Spinal Cord Injury, Questions

1. What imaging do you use for patients with possible acute, traumatic spinal cord injury?

2. How do you treat neurogenic shock?

3. What is your management and disposition for elderly patients with vertebral compression fractures?

4. How do you clear a C-spine after a negative CT in a trauma patient who is awake, neuro intact, wearing a collar?

Preliminary Review – House Of Cards season 3

I'm just about to reach the halfway mark, but can't possibly wait till the end before writing something!




After finally usurping the American presidency in season 2, the latest chapter focuses on the new challenges Frank Underwood faces as the leader of the free world. However, it has not escaped my attention that episode 1 was entirely devoted to one of my favourite characters - Douglas Stamper, played by Michael Kelly. Originally a more secondary figure, Stamper is now given abundant screen time, following a shocking accident which left little doubt that he had perished. Imagine my delight when it was revealed that he not only survived, but made a remarkable recovery after major surgery and aggressive rehabilitation.

His political career, on the other hand, suffers a huge blow. Previously Frank's right hand man, he is now sidelined and unable to return to the White House despite multiple pleas and a display of unwavering loyalty. But even the most stalwart servant has his limits. By episode 5, Stamper makes his counter move, and I can't wait to see how it's going to turn out.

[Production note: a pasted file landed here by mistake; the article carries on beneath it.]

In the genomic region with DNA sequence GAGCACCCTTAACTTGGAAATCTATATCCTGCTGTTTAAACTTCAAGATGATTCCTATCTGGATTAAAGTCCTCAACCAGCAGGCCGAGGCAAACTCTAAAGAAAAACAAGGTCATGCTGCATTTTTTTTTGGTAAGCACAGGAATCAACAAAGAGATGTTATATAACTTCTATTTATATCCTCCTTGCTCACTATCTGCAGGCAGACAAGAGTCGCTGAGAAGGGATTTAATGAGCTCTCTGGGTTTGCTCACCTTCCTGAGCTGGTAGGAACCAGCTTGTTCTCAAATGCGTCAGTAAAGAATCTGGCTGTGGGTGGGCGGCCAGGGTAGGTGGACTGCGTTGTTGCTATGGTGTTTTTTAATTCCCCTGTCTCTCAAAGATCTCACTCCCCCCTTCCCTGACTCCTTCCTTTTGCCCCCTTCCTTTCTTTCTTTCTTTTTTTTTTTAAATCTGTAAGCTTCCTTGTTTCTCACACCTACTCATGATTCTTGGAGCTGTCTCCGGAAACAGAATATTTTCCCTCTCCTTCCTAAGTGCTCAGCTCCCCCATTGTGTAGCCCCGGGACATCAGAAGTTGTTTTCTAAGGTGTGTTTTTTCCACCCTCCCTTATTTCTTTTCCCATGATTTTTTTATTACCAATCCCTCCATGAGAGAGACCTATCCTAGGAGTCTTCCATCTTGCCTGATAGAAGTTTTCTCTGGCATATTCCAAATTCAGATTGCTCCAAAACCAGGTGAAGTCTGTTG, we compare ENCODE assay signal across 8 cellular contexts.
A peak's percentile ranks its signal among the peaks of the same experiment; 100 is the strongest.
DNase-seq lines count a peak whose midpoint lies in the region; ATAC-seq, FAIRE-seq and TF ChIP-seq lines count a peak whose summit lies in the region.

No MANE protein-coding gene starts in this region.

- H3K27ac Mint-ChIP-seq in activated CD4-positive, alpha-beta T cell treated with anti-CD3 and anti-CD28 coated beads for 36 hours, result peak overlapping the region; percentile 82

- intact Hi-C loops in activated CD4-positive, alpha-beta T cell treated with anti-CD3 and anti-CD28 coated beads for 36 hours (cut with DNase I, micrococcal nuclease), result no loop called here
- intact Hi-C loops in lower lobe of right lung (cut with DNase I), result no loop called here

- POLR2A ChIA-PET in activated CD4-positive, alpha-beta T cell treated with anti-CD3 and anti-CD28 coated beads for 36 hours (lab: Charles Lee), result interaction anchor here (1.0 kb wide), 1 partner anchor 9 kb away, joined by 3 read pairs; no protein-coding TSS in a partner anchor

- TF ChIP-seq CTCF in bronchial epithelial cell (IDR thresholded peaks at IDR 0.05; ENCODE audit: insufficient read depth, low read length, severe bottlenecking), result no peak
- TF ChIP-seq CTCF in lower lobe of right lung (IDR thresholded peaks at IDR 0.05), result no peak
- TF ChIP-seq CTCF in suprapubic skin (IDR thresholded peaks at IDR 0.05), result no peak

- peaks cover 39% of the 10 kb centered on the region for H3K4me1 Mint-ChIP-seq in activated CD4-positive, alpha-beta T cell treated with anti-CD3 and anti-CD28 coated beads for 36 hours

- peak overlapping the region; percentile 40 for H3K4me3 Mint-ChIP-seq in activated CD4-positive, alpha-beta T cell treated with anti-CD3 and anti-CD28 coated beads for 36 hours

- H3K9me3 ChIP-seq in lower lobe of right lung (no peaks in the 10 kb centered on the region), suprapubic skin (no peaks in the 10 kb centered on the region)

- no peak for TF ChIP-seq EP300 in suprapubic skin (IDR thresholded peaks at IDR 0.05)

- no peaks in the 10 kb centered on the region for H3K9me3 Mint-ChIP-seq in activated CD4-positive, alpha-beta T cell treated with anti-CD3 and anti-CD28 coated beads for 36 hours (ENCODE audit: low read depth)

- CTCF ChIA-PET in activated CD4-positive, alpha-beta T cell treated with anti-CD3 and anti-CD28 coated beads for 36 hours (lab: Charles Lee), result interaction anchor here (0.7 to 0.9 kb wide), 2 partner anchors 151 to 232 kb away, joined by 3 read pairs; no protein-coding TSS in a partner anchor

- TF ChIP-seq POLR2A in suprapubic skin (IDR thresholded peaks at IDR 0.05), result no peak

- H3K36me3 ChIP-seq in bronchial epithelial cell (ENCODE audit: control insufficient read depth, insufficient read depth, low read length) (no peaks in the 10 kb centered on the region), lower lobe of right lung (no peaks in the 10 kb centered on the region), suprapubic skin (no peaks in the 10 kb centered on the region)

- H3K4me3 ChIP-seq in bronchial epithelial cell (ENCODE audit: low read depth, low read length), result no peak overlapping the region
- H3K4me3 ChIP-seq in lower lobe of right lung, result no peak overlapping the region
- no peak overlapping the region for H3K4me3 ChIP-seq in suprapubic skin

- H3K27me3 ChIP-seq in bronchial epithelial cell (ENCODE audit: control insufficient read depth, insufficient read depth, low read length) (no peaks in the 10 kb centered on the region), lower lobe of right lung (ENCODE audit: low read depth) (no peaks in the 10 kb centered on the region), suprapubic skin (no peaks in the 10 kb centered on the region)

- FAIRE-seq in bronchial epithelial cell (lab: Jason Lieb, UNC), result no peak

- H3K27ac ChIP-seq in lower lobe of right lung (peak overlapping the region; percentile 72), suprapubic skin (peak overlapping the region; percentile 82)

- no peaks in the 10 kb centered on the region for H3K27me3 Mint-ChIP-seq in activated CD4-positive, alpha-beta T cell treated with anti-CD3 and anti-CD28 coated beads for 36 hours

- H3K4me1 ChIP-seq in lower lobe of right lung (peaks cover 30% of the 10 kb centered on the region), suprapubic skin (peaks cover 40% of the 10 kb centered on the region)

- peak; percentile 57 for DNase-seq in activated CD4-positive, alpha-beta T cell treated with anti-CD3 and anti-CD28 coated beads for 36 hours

The new American President has his hands full as well, making executive decisions on a drone strike in the Middle East, hosting a state dinner and trying to outwit a crafty Russian leader. And if these weren't difficult enough, he fails to secure the Democratic party's support for a 2016 run. I believe that bombshell dropped in episode 2. The writers really aren't holding back this season!

While the plot twists are highly entertaining, Frank's responses are what make this series so irresistible. It's easy to label him a villain - and who would blame you? After all, he did become the President through Machiavellian scheming, orchestrating the death of a hapless senator ( a role that launched Corey Stoll's career ) and personally shoving a nosy reporter in front of a subway train ( a moment many of us will never forget ). And yet, I find myself sympathizing with Frank; understanding his desperation; rooting for him to defeat his opponents. Because rising to the top of any hierarchy takes gumption, intelligence and fearlessness. And why shouldn't someone possessing these qualities be in charge of the United States?